New Study Suggests Patient Sleep Deprivation Increases Likelihood of Medical Malpractice Claims
Not all patients who suffer injuries caused by medical negligence end up filing medical malpractice lawsuits. In fact, only a small percentage of medical malpractice victims actually file a claim. What leads some patients to file medical malpractice claims and others to avoid lawsuits? According to a recent study that will soon appear in the peer-reviewed medical journal JAMA Surgery, patients who suffer from sleep deprivation may be more likely to file medical malpractice lawsuits than patients who are getting more sleep.
Sleep-Deprived Patients and Medical Malpractice Claims
To be clear, the potential link between sleep-deprivation and medical malpractice claims studied here is not the link you might assume: the authors of the study were not examining how a healthcare provider’s sleep-deprivation could lead her to make a medical mistake, but rather how a patient’s sleep-deprivation could affect her decision about whether or not to file a lawsuit.
Anytime a patient suffers a significant injury in the hospital because of a healthcare provider’s mistake or negligence, it is important for the patient to hold the healthcare provider accountable. One way to ensure that the doctor, nurse, or other medical professional is held accountable is by filing a medical malpractice claim. However, the recent study intimates that a patient’s sleep levels may have a greater impact on their decision to file a claim than substantive issues related to the negligence itself.
Why Does Lack of Sleep Increase a Patient’s Likelihood of Filing a Lawsuit
The team of researchers, located at Rice University and Baylor University, were interested in patients’ emotional and psychological states in the hospital, and how sleep deprivation ultimately may play a key role in a patient’s decision to file a claim. The researchers emphasized that this line of inquiry is an important one because “patients are often sleep-deprived” in hospitals given that “medical personnel frequently awaken hospital patients to administer medications, conduct tests, and perform other necessary treatment.”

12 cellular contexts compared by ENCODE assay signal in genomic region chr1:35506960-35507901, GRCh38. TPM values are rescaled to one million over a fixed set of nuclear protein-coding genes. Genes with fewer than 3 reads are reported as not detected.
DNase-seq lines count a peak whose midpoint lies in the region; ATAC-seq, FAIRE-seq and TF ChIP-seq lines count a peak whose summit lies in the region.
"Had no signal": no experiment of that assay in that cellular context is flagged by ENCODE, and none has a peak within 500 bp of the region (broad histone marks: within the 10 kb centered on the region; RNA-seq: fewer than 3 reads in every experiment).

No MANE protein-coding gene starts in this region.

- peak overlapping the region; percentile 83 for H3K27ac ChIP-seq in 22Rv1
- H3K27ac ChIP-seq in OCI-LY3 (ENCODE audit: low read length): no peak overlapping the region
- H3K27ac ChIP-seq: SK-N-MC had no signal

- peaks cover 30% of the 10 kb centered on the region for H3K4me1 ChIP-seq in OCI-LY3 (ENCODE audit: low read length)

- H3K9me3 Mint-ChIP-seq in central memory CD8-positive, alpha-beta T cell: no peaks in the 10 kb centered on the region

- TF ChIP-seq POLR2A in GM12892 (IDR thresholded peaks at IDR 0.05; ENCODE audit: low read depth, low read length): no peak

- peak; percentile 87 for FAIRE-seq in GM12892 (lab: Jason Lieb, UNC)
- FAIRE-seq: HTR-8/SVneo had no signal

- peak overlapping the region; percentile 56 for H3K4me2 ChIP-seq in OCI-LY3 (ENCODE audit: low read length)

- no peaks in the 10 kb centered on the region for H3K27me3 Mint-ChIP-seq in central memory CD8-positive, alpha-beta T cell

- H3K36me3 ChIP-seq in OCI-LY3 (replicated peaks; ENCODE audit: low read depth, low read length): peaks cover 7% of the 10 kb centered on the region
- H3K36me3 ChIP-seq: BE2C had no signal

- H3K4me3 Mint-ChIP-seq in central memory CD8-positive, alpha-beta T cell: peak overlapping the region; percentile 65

In a wide variety of medical error cases—from improperly administered anesthesia to surgical errors involving leaving a foreign body inside a patient—patients with less sleep were more likely to file a claim. The researchers suggested that this likelihood of filing a claim and insisting on maximum punishment and compensation also may be tied to mood, given that those same patients “also exhibited more mood disturbance, lapses of attentive, and subjective sleepiness.”
While the study provides an interesting lens into patient psychology and what may lead to medical malpractice claims, it does not address the underlying issue of medical negligence and the need for fewer preventable medical mistakes in the hospital setting.
Contact a West Palm Beach Medical Malpractice Attorney
If you or someone you love recently suffered injuries as a result of a medical mistake or a healthcare provider’s negligence, it is important to speak with a West Palm Beach medical malpractice lawyer to learn more about filing a claim for compensation. Contact Lesser Lesser Landy & Smith PLLC to learn more about how we can help with your medical negligence claim.